Let’s get one thing straight: Westies are down right adorable. All bright eyes and round faces, it’s no wonder that they’ve been a movie and marketing favourite for the better part of a century. But it needs to be said–these dogs are more than just a pretty face. West highland terriers are tough. These charming, but stubborn, dogs don’t put up with anything they don’t feel like doing.
As their incredibly Scottish name suggests, west highland terriers are (shockingly) from Scotland. Their history is long and impressive, stretching back to the 16th century and the reign of James VI. In fact, it’s said that the king himself ordered a dozen terriers be presented to the Kingdom of France as a gift.
Like many terriers, Westies were originally bred to catch rodents on farms and later became hunting dogs. Their history is written in their appearance: some sources claim their sturdy, thick tails were specifically bred so they could be easily pulled out of animal warrens if they got stuck. That signature white fur is also rumoured to be the result of work requirements. Edward Donald Malcolm, 16th Laird of Poltalloch, and the man most closely associated with developing the breed we know today, previously owned reddish brown terriers who joined him on hunts. But when a dog was tragically mistaken for a fox and shot he decided to breed white animals that would stand out during the action.
Interestingly, the Laird didn’t want to be defined by his association with Westies. Leading to the original name of Poltalloch terrier being changed to West Highland terrier. But while he might have been a bit cool on them, their popularity is well established elsewhere. Westies have been in the top third of most popular breeds in the US for over 50 years. They’re also repeat winners at the iconic UK dog show Cruft’s. As mentioned, they’re regulars in movies, TV, and adverts–many Australians probably associate them with the My Dog adverts.
Nothing represents the tough but sweet energy of westies like their coat. Although bright and fluffy, giving them a full-cheeked appearance, it’s thick and suited to rainy Scottish weather.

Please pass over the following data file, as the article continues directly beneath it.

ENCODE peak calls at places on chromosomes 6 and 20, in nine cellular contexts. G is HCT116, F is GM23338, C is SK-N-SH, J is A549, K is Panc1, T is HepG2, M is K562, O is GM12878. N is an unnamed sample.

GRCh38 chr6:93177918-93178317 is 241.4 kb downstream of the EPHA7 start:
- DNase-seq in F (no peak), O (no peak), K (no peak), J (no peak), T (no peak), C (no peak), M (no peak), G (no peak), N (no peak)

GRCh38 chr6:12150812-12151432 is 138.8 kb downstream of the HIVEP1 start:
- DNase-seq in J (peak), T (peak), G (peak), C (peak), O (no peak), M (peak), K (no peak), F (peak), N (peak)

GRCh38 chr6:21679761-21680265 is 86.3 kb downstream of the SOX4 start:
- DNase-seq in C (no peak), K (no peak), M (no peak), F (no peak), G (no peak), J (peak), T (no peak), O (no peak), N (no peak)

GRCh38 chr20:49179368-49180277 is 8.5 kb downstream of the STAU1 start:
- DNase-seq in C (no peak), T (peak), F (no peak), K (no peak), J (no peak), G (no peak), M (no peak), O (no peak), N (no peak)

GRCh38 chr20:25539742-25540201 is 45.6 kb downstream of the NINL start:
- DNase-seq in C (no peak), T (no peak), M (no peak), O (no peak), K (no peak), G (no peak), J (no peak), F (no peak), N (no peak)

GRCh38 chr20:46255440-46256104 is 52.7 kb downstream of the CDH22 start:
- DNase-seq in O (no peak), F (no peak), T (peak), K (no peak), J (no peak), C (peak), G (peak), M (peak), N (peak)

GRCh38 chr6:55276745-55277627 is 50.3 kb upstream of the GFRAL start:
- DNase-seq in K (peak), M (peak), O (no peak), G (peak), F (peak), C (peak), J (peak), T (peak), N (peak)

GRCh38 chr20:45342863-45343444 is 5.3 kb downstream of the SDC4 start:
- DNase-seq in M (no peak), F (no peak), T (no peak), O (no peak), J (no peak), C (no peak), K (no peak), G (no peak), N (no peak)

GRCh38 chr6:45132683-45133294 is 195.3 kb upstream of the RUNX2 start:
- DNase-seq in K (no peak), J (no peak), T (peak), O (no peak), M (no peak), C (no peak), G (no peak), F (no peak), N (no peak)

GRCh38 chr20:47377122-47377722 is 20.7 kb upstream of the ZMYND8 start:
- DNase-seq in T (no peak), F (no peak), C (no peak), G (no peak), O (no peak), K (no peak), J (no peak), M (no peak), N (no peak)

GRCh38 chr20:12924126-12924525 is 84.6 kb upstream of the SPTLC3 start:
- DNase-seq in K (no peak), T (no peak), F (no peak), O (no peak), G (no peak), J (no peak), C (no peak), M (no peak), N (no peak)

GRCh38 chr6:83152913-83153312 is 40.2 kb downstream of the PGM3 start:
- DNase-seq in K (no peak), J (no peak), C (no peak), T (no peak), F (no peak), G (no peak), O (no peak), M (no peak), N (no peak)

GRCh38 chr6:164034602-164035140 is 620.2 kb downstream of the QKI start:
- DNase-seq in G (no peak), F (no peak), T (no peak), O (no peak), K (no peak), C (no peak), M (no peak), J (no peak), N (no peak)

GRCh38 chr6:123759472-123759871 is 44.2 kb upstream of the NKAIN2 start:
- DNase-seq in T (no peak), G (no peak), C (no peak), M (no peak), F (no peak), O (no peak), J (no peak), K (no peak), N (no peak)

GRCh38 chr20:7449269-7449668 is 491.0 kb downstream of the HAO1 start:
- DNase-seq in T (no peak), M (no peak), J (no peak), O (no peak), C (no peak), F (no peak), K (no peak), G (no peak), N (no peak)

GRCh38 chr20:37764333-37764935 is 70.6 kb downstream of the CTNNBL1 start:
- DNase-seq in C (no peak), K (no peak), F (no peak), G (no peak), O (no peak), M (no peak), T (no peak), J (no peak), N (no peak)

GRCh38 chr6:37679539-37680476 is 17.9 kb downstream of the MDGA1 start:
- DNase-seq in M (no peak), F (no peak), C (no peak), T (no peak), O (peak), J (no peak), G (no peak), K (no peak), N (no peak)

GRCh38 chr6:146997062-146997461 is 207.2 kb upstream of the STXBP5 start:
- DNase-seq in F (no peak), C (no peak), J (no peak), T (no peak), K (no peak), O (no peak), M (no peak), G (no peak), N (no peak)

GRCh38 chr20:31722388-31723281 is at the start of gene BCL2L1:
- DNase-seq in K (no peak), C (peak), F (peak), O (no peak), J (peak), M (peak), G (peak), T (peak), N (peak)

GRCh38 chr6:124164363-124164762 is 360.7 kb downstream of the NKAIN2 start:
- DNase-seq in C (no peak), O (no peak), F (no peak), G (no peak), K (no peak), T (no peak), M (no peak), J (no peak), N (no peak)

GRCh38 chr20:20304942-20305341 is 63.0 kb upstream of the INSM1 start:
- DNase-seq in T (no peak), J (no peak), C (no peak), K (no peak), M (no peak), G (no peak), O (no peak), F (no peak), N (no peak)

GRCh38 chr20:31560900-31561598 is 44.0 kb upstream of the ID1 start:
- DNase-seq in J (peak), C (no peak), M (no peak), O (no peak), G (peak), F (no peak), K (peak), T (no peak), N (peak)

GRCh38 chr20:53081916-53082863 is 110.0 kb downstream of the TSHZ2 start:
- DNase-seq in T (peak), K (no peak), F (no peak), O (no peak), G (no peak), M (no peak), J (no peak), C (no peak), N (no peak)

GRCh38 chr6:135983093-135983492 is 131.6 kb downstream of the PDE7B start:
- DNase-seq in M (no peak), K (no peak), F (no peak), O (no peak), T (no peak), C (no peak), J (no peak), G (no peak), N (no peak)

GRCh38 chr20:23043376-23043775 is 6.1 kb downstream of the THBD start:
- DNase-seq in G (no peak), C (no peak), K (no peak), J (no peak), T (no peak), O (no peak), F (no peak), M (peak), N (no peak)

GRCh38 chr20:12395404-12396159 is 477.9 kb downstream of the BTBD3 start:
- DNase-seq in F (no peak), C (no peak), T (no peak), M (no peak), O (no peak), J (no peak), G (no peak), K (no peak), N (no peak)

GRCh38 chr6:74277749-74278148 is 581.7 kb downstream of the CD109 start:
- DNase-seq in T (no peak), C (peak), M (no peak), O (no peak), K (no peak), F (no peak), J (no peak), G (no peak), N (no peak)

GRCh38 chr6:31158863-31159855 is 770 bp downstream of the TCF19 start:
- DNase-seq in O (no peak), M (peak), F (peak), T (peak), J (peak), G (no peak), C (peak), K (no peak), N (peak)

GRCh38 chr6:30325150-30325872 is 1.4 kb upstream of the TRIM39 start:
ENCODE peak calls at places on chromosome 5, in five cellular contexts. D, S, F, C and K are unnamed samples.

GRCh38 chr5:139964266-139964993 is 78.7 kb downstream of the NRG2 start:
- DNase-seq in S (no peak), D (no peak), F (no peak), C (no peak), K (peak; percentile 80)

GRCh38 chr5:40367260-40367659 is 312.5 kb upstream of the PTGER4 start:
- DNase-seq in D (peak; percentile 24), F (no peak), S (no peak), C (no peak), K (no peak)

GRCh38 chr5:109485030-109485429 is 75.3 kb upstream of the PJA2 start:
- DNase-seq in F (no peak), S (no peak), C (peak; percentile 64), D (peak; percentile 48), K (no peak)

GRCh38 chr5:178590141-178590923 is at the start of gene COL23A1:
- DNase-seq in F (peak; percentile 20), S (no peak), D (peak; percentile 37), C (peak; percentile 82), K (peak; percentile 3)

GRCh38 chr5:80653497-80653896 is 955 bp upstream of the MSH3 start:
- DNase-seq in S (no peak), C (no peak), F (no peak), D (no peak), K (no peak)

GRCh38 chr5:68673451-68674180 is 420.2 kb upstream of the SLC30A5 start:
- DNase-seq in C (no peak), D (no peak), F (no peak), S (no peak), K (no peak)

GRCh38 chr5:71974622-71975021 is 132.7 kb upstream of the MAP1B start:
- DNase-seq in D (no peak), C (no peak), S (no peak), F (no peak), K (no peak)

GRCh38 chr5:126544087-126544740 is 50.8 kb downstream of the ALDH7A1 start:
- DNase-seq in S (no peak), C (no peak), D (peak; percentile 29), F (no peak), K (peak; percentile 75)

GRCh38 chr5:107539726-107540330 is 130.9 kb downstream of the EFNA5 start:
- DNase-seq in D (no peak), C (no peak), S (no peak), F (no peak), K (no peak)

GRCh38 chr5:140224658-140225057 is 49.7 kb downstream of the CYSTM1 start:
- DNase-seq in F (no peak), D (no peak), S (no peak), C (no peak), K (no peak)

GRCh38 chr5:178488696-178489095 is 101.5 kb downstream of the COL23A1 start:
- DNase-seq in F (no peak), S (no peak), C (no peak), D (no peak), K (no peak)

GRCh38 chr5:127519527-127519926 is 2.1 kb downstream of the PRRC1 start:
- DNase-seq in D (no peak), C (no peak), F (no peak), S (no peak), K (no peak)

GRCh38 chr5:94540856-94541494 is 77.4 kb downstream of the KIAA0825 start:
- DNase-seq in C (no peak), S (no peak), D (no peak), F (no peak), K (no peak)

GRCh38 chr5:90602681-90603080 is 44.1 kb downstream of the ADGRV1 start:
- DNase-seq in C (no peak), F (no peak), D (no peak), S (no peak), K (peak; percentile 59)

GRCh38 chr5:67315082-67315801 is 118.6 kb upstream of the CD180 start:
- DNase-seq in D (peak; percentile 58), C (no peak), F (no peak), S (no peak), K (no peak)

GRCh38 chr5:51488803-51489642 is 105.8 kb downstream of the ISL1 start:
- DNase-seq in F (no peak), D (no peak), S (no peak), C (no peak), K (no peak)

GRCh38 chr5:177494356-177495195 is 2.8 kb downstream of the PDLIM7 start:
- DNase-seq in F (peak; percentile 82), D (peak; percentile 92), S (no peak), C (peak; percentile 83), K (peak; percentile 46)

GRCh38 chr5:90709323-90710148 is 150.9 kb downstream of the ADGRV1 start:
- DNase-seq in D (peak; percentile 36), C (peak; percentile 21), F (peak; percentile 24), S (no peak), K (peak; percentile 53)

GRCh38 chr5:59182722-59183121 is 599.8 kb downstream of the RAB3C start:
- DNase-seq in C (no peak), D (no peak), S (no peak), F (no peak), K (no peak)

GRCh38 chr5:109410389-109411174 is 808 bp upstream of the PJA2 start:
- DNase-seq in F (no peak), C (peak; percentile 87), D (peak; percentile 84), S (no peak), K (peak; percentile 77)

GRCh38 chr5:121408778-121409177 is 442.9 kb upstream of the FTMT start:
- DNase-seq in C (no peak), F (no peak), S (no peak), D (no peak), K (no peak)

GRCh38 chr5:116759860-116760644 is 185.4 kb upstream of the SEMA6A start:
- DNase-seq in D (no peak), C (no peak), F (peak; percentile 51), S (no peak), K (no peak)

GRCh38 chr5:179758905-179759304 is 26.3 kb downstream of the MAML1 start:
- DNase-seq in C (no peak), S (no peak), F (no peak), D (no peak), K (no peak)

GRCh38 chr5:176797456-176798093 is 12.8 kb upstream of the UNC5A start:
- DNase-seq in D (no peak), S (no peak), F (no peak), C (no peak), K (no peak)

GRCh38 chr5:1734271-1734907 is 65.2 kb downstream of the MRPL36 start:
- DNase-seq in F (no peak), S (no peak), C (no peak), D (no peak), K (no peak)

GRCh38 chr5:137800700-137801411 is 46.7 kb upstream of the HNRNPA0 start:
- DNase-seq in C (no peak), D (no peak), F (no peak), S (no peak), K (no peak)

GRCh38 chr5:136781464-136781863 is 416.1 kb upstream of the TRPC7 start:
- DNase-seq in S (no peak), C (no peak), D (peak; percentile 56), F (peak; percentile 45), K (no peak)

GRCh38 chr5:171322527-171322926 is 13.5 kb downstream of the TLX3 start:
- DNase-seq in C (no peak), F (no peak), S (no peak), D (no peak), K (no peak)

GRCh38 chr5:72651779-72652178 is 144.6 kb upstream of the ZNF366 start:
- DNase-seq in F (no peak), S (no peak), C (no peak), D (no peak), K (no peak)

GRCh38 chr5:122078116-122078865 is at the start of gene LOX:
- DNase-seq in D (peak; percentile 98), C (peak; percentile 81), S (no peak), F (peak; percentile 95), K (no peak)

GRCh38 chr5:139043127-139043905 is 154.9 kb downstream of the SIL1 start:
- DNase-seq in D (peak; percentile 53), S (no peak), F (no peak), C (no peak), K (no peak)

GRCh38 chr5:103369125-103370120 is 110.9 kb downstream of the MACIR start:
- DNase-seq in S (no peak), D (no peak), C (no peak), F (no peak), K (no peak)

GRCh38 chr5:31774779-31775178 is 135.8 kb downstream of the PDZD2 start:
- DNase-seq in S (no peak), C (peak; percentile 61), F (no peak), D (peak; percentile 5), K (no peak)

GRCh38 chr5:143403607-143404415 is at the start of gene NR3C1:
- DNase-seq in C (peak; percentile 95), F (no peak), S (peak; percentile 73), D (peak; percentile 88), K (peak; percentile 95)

Weighing between six and 10 kilos, you get a sense of their surprising heft when you pick them up. But while they tend to be stocky, they’re still fast and agile.
Between 10 and 15 years. Although they can live even longer.
What You’ll Love about Westies
Lots of personality: Westies are energetic, friendly, and highly social (some could say boisterous). They love to play and have fun, but will need regular exercise to keep the enthusiasm under control.
Loyal: These guys are nothing if not confident and independent, but they also really love their families. Meaning they make pretty good watch dogs for their size.
Outgoing: Westies love to have adventures and enjoy long walks and chances to explore. They’re not easily intimidated by other animals or kids, so are great companions for the city or country.
What You Might Find “Challenging”
Stubborn: As you may have gleaned, they very much see themselves as the boss. If they haven’t been well trained that can be an issue.
Destructive: Westies have instincts to bark and dig, so aren’t great housemates for gardeners or people who prize quiet time.
Not totally pet friendly: While they tend to get on well with other dogs, their strong prey drive means they’re not great around pets like bunnies or mice.
Common Health Issues for Westies
Westie jaw: This condition sees an overgrowth of bone in the jaw. It can sometimes be treated with medication or surgery, but may impair their ability to eat.
Skin issues: Westies can have problems and sensitivities with their skin that may lead to excessive itching and licking. In rare cases they can experience the breed-specific condition hyperplastic dermatosis.
White dog shaker syndrome: Westies are most at risk of this neurological condition that causes excessive tremors. Although other small breeds like maltese, bichons, and poodles can also experience it.
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